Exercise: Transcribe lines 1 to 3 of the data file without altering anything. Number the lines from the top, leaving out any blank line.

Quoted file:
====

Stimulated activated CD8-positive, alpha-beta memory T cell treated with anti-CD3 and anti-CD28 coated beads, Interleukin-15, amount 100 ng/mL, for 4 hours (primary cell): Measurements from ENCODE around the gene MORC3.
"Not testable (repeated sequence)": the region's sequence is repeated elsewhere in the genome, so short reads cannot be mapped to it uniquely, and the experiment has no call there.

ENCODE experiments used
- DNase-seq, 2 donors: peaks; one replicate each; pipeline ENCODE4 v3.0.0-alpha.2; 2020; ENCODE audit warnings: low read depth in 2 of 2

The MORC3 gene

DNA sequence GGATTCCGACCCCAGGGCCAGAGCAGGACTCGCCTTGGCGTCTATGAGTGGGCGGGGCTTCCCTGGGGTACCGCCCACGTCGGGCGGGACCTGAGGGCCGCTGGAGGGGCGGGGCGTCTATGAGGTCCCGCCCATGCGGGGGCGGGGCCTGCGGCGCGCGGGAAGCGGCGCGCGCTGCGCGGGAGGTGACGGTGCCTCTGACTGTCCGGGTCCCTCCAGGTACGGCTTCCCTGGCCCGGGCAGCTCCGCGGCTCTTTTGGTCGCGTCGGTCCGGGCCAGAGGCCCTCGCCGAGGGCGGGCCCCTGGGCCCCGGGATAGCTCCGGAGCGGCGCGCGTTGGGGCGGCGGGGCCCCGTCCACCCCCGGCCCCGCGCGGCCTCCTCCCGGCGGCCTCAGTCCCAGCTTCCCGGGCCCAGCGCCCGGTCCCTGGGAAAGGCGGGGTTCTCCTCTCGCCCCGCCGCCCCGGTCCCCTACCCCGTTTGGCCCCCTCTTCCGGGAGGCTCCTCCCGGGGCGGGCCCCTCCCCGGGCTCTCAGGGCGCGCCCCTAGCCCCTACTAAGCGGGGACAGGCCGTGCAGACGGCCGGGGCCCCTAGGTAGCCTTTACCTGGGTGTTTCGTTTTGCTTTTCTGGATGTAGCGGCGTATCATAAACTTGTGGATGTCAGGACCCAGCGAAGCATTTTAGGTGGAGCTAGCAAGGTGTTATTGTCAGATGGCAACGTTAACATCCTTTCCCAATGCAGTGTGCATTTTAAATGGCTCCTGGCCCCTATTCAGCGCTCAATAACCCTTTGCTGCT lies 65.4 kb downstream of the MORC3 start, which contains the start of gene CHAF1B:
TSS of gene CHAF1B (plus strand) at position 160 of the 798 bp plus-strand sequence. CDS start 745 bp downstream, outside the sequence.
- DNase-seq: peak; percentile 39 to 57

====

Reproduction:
Stimulated activated CD8-positive, alpha-beta memory T cell treated with anti-CD3 and anti-CD28 coated beads, Interleukin-15, amount 100 ng/mL, for 4 hours (primary cell): Measurements from ENCODE around the gene MORC3.
"Not testable (repeated sequence)": the region's sequence is repeated elsewhere in the genome, so short reads cannot be mapped to it uniquely, and the experiment has no call there.

ENCODE experiments used